And we’re not talking about his ability to get out of jams -- although that’s been the case too. We’re talking about his frustration every time he gets pulled in the middle of an inning, and, even more so, chirping at opposing players -- like he did Chase Headley, giving some life to the Red Sox-Yankee rivalry that’s been in a lull the last few seasons.

“I’m not really sure why I did it [to Headley] and in Detroit,” Porcello said his recent change in behavior. “I don’t like to be vocal like that. I like to just try to go out there and do my job. That’s really it. I’m not a guy that screams at guys on the mound.

“But I think there are times, when, if you feel strongly about something that’s going on, then you need to speak up instead of just letting it continue. That’s all that was.”

If you haven’t heard Rick Porcello in the postgame interview following his starts, those reactions on the mound aren't something anyone would expect from him. He’s always one to take his time articulating his points in detail -- far from some of the shoot-from-the-hip players Boston’s had in the past.

“I don’t think that’s really indicative of my personality or anything like that,” the righty said on his changing mound presence. “I mean, when I’m between the lines, I’m definitely not trying to make friends with the other team. I’m trying to beat ‘em. That’s really all I care about, is us winning games. If I feel like they’re doing something to alter that -- and it’s not right -- then I’ll say something. But I don’t fell like I’m running around like a hothead just screaming at everybody.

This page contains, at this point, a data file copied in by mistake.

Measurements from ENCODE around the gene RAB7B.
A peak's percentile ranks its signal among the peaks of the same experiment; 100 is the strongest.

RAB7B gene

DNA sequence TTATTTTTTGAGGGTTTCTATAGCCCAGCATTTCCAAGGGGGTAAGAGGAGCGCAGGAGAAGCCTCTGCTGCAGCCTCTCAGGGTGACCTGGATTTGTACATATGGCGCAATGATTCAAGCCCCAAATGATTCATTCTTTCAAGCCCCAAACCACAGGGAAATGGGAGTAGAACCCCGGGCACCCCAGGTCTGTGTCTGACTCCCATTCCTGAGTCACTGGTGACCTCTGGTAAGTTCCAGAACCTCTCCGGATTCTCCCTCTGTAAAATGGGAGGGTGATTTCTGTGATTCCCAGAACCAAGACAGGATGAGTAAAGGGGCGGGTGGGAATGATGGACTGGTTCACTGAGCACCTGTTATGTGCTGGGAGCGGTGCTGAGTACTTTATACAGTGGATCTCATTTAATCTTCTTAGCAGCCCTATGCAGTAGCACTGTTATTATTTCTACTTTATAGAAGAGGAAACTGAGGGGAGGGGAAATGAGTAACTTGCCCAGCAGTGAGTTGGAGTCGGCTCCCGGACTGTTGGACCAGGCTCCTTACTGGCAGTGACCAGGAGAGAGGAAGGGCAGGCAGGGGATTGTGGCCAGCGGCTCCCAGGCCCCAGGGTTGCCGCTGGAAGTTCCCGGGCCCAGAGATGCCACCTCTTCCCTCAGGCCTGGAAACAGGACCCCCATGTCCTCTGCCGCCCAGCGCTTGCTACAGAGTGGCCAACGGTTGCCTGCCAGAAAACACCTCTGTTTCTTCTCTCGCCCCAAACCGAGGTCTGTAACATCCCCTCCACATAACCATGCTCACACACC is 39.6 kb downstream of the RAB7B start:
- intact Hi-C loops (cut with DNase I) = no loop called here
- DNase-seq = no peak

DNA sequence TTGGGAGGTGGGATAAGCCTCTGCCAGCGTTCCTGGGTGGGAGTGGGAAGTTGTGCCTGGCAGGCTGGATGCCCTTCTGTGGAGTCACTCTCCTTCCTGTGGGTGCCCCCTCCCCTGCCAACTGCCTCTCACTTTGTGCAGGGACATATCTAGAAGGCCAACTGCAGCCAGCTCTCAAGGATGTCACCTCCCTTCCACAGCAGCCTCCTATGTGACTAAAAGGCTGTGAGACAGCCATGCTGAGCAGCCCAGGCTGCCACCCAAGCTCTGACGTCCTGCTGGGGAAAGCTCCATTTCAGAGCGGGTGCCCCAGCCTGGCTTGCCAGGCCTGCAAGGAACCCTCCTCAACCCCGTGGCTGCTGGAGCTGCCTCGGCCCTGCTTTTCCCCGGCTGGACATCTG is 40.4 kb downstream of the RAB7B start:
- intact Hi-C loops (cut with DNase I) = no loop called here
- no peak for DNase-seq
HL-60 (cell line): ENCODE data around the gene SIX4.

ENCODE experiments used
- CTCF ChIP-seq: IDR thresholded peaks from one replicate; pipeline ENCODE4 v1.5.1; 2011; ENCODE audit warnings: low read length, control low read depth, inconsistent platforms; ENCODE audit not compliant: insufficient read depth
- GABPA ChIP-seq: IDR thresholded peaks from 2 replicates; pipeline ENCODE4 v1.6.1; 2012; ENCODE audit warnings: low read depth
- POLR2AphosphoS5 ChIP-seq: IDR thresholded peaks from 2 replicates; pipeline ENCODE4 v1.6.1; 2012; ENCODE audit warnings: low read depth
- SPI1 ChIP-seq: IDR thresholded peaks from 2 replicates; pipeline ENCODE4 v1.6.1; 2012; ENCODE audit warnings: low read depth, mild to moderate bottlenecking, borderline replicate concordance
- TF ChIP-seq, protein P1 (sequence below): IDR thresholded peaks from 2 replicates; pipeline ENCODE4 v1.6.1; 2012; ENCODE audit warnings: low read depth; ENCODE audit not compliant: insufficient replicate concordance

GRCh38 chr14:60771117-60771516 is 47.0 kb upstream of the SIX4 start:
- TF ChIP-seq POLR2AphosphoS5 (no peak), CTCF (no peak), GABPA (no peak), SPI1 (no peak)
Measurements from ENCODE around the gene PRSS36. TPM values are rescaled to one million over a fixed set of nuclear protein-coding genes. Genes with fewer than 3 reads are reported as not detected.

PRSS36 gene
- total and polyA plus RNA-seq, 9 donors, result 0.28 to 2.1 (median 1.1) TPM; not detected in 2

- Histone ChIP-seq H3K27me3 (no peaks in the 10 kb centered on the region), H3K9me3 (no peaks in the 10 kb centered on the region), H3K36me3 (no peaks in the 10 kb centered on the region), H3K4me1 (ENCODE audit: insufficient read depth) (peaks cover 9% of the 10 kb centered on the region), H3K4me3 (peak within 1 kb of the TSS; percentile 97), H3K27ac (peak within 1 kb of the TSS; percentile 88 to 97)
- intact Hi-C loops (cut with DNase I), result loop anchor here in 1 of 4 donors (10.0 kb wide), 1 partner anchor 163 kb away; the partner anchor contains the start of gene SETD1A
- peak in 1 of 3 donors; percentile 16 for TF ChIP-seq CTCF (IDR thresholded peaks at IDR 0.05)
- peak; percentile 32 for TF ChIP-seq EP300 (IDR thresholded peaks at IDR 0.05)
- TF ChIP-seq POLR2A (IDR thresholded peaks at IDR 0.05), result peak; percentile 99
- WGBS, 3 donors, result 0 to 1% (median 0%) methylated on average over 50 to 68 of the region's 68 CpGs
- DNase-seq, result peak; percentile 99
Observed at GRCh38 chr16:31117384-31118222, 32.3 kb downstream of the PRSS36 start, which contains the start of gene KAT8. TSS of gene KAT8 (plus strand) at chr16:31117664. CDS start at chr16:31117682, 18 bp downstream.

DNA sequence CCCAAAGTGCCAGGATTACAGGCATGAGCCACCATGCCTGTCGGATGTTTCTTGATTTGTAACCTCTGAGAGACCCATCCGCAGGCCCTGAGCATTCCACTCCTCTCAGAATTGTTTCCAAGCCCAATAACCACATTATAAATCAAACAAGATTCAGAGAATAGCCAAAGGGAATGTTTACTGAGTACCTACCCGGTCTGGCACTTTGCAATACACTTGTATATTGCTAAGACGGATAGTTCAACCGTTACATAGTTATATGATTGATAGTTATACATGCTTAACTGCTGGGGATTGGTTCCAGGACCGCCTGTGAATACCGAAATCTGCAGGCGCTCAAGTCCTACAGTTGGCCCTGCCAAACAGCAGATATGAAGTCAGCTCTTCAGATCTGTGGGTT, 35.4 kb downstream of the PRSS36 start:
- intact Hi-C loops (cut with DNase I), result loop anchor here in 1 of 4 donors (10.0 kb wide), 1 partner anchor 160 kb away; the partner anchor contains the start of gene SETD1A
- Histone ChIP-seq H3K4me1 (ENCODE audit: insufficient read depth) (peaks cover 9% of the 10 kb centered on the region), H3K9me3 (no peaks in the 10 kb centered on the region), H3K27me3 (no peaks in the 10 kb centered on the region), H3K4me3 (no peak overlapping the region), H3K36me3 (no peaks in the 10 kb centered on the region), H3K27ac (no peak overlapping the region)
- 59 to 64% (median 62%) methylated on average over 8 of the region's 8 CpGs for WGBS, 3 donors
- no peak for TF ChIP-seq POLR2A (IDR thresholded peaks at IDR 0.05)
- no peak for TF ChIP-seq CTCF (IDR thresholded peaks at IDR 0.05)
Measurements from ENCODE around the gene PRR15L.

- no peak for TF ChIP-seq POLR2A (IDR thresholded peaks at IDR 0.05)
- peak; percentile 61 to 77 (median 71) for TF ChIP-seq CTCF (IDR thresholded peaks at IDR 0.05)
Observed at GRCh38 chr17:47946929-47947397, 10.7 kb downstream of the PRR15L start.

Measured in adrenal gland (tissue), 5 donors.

“It’s a little bit different when you’re between the lines and you’re competing. We’re in a race right now. You’re emotions are going to be running high. Certain things at certain levels that you get to on the field you don’t get to in any other aspect in your life. Whether it’s the adrenaline or just the emotion that comes through, those sorts of things. I think a lot of guys when they’re competing and they get into that moment, they turn into a bit of different person or a different animal. That’s all that is.”

The Cy Young candidate also mentioned the recent outbursts were more situation-based, rather than results of playing both Boston’s greatest rival or his old team.

While it’s made his already impressive starts even more entertaining, Porcello doesn’t want his competitiveness to mistaken for disrespect towards the game or his opponents. But he intends to get the message across that he’s not only passionate about winning, but will speak up if he deems it necessary.

“It’s a fine line between being composed and when something goes down then you say what you need to say or you’re just running around like a hothead,” Porcello said. “I definitely don’t want to be the latter. But I’m passionate about what we’re doing and I’m passionate about our team and winning. Anything can happen when you’re out there and those things are at stake.”

Nick Friar can be followed on Twitter @ngfriar